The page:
OUT of their comfort zone and their depth, the ability to talk a good game has rarely been mirrored out in the middle this last fortnight, where a failure to combat Pakistan’s battery of spinners has already rendered England’s status as the world’s premier Test force tenuous at best.
Should their batsmen fail to discover a miracle cure in time for the third Test in Dubai, South Africa will have usurped Andrew Strauss’s side at the head of the rankings before their visit to these shores in the summer, assuming they beat New Zealand 3-0 in March.
Such a demotion would represent an embarrassment on terms with Saturday’s capitulation in Abu Dhabi, where Abdur Rehman and Saeed Ajmal combined to bowl the tourists out for just 72 and claim the series.
“Saturday was tough watching for anyone who loves England cricket,” said head coach Andy Flower. “But we weren’t good enough to deal with their spinners; we weren’t skilful enough and we didn’t deal with the pressure well enough. I think we have to face up to those facts; our batting against spin let us down.”
A master against spin during his playing career, Flower must now urgently seek to impress his own methods on a clutch of batsmen who either lack the patience to wait for the bad ball, or the personality to impose themselves at the crease.
Ian Bell, who in the past has been bamboozled by the likes of Shane Warne and Muttiah Muralitharan, certainly falls into that latter category, while Strauss and even Jonathan Trott and Alastair Cook must open up greater scoring options if they are to prosper in these conditions.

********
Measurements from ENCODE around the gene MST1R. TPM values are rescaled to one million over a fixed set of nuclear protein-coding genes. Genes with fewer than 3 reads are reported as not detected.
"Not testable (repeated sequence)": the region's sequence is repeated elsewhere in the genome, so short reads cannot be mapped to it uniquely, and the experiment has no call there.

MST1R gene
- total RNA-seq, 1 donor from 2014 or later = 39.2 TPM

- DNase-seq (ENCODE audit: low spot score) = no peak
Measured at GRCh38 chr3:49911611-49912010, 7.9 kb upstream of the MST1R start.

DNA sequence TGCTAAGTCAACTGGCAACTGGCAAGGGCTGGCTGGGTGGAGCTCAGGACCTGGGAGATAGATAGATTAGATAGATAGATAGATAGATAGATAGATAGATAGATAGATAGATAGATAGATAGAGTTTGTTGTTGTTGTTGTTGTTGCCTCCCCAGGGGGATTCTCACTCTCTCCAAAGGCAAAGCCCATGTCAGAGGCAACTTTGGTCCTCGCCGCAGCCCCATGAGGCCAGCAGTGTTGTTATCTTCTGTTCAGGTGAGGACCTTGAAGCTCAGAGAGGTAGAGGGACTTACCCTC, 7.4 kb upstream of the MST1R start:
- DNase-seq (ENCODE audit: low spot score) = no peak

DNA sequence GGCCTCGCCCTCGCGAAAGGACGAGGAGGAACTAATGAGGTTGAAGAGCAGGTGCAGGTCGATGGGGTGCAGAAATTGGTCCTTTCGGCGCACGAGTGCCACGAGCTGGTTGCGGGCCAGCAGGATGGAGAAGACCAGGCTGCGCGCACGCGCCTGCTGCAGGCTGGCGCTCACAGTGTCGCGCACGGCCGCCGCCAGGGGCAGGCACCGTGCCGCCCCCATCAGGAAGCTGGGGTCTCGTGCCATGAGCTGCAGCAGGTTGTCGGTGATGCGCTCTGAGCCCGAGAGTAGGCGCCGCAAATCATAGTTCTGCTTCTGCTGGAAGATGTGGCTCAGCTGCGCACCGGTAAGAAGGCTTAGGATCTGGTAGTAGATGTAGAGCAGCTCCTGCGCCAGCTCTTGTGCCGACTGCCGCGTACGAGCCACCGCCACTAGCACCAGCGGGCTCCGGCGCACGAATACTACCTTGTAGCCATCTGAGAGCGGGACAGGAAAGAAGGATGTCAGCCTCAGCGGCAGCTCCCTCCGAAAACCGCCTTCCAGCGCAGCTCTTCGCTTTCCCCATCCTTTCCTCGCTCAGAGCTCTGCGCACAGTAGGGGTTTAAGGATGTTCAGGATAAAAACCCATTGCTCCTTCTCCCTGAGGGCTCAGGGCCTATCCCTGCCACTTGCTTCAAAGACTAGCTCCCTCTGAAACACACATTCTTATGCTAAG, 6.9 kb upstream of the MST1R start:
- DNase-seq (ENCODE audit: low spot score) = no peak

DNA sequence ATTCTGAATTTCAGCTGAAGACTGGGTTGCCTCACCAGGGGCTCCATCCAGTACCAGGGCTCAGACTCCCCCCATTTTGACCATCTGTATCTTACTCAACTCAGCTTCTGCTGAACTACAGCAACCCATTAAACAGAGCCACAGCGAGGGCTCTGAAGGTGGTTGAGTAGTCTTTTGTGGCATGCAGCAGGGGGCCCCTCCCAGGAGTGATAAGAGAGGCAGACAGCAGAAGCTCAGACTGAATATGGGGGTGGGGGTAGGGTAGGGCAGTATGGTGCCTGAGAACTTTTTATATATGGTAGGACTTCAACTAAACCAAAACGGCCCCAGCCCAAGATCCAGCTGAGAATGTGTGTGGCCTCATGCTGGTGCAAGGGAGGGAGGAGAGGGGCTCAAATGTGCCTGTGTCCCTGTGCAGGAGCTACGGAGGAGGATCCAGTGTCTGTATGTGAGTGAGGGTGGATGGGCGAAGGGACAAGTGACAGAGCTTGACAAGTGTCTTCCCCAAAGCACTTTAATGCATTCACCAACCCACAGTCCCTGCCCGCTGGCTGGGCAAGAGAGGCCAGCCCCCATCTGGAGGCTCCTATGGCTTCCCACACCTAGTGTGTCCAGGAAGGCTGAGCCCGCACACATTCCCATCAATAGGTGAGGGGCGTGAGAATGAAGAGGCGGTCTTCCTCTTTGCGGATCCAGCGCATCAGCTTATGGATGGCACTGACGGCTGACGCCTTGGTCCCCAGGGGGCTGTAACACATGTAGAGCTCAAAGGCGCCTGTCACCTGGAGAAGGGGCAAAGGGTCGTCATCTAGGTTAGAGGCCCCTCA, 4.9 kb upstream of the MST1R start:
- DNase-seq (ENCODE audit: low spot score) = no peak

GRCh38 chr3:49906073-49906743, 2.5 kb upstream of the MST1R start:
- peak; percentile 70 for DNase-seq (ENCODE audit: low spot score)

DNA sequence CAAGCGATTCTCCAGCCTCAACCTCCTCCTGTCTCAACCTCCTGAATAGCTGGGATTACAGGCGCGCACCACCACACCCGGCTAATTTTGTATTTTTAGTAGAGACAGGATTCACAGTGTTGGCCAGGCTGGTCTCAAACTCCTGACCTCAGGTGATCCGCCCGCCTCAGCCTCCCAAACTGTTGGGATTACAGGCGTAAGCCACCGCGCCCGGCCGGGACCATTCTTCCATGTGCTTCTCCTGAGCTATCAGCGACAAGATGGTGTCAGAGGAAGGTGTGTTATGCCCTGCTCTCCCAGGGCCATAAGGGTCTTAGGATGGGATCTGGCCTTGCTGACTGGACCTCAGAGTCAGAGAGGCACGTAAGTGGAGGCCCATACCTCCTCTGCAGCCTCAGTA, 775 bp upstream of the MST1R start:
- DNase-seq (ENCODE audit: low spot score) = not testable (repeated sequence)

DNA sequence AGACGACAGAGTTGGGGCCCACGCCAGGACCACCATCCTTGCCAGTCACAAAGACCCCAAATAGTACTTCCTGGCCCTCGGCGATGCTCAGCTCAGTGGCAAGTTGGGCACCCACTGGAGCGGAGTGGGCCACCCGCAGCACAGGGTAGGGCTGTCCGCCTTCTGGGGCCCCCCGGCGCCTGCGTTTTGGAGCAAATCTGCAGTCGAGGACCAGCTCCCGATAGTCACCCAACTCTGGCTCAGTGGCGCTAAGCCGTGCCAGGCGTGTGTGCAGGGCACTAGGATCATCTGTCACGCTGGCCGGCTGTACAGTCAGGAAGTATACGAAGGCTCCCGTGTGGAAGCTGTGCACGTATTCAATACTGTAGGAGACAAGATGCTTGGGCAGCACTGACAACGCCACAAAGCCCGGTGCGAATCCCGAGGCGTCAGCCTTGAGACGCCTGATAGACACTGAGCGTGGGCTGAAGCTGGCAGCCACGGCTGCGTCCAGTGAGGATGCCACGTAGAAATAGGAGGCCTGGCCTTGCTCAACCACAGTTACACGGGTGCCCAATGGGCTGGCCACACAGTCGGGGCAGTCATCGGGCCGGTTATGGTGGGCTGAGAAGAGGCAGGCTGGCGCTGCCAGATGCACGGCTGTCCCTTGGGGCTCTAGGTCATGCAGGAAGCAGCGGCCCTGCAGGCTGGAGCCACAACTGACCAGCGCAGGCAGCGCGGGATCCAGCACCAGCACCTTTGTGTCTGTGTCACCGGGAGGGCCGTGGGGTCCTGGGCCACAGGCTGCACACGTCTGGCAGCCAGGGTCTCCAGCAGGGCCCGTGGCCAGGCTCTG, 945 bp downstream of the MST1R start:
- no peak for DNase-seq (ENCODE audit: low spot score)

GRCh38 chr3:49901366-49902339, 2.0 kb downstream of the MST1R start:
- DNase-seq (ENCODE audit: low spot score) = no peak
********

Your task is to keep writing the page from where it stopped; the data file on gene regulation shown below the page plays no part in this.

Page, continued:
Kevin Pietersen remains all at sea against left-arm spin, while Eoin Morgan does not seem certain as to whether he has been given full license to bring his innovative one-day batting style to the Test arena.
With this summer’s demanding schedule sandwiched in between daunting trips to Sri Lanka and India there is no hiding place for England’s top order, who must yearn for the comforts of the Gabba and Adelaide Oval where they made nearly 1,400 runs in three innings last winter.
Immense credit should go to pacemen Stuart Broad and James Anderson, who bowled England into contention in both matches, while Graeme Swann’s continued excellence and Monty Panesar’s renaissance offered significant consolation in defeat. It was a sentiment echoed by Flower, who said: “Sunday was very poor but the three days preceding that were pretty good. The bowlers and fielders were outstanding, and Monty Panesar was great in his comeback game.”
Flower will know, however, that although the equations that calculate England to be the best team in the world will see them respected by their opposition, until this group of players can conquer the challenge of winning in the subcontinent their world No1 tag, should it be theirs beyond March, will ring hollow.